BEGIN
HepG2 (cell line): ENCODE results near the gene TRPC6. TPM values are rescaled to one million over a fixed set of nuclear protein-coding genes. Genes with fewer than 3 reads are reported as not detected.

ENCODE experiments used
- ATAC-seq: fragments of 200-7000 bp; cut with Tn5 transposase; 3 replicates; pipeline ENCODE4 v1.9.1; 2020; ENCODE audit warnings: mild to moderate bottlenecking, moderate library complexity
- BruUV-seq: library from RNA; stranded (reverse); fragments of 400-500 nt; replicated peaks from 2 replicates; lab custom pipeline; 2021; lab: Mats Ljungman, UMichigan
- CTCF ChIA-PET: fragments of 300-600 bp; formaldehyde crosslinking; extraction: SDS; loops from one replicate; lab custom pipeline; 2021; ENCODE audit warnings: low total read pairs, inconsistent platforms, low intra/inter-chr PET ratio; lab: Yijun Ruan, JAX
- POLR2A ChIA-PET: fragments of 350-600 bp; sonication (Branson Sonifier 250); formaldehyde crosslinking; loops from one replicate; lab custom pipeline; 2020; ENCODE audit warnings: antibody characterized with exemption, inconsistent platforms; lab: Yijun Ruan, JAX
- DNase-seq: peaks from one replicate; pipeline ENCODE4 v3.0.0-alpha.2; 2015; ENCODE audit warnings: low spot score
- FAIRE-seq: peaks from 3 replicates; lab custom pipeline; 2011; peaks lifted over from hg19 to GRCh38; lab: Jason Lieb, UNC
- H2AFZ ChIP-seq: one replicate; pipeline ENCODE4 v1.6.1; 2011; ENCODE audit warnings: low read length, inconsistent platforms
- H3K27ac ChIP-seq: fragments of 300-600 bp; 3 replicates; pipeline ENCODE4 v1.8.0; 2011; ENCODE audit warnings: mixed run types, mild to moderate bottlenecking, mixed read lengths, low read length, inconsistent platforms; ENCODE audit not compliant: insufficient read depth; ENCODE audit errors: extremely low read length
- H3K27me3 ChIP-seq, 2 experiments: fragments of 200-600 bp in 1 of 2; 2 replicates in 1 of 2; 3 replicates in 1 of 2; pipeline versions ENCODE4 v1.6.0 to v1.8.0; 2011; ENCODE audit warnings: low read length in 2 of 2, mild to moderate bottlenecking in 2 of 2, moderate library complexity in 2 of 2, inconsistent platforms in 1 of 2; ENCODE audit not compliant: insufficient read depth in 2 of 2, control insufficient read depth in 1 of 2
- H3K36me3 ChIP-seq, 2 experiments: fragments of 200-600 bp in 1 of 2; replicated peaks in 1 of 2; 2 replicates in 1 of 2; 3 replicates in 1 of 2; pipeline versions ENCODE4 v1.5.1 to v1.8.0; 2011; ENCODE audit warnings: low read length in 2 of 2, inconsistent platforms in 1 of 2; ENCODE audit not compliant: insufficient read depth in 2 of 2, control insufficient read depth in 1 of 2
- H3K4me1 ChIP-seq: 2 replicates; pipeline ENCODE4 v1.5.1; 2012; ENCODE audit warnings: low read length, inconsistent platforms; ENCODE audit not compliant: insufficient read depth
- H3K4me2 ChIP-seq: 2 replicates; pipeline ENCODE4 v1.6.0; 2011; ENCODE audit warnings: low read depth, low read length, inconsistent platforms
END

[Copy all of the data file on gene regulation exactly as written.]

HepG2 (cell line): ENCODE results near the gene TRPC6. TPM values are rescaled to one million over a fixed set of nuclear protein-coding genes. Genes with fewer than 3 reads are reported as not detected.

ENCODE experiments used
- ATAC-seq: fragments of 200-7000 bp; cut with Tn5 transposase; 3 replicates; pipeline ENCODE4 v1.9.1; 2020; ENCODE audit warnings: mild to moderate bottlenecking, moderate library complexity
- BruUV-seq: library from RNA; stranded (reverse); fragments of 400-500 nt; replicated peaks from 2 replicates; lab custom pipeline; 2021; lab: Mats Ljungman, UMichigan
- CTCF ChIA-PET: fragments of 300-600 bp; formaldehyde crosslinking; extraction: SDS; loops from one replicate; lab custom pipeline; 2021; ENCODE audit warnings: low total read pairs, inconsistent platforms, low intra/inter-chr PET ratio; lab: Yijun Ruan, JAX
- POLR2A ChIA-PET: fragments of 350-600 bp; sonication (Branson Sonifier 250); formaldehyde crosslinking; loops from one replicate; lab custom pipeline; 2020; ENCODE audit warnings: antibody characterized with exemption, inconsistent platforms; lab: Yijun Ruan, JAX
- DNase-seq: peaks from one replicate; pipeline ENCODE4 v3.0.0-alpha.2; 2015; ENCODE audit warnings: low spot score
- FAIRE-seq: peaks from 3 replicates; lab custom pipeline; 2011; peaks lifted over from hg19 to GRCh38; lab: Jason Lieb, UNC
- H2AFZ ChIP-seq: one replicate; pipeline ENCODE4 v1.6.1; 2011; ENCODE audit warnings: low read length, inconsistent platforms
- H3K27ac ChIP-seq: fragments of 300-600 bp; 3 replicates; pipeline ENCODE4 v1.8.0; 2011; ENCODE audit warnings: mixed run types, mild to moderate bottlenecking, mixed read lengths, low read length, inconsistent platforms; ENCODE audit not compliant: insufficient read depth; ENCODE audit errors: extremely low read length
- H3K27me3 ChIP-seq, 2 experiments: fragments of 200-600 bp in 1 of 2; 2 replicates in 1 of 2; 3 replicates in 1 of 2; pipeline versions ENCODE4 v1.6.0 to v1.8.0; 2011; ENCODE audit warnings: low read length in 2 of 2, mild to moderate bottlenecking in 2 of 2, moderate library complexity in 2 of 2, inconsistent platforms in 1 of 2; ENCODE audit not compliant: insufficient read depth in 2 of 2, control insufficient read depth in 1 of 2
- H3K36me3 ChIP-seq, 2 experiments: fragments of 200-600 bp in 1 of 2; replicated peaks in 1 of 2; 2 replicates in 1 of 2; 3 replicates in 1 of 2; pipeline versions ENCODE4 v1.5.1 to v1.8.0; 2011; ENCODE audit warnings: low read length in 2 of 2, inconsistent platforms in 1 of 2; ENCODE audit not compliant: insufficient read depth in 2 of 2, control insufficient read depth in 1 of 2
- H3K4me1 ChIP-seq: 2 replicates; pipeline ENCODE4 v1.5.1; 2012; ENCODE audit warnings: low read length, inconsistent platforms; ENCODE audit not compliant: insufficient read depth
- H3K4me2 ChIP-seq: 2 replicates; pipeline ENCODE4 v1.6.0; 2011; ENCODE audit warnings: low read depth, low read length, inconsistent platforms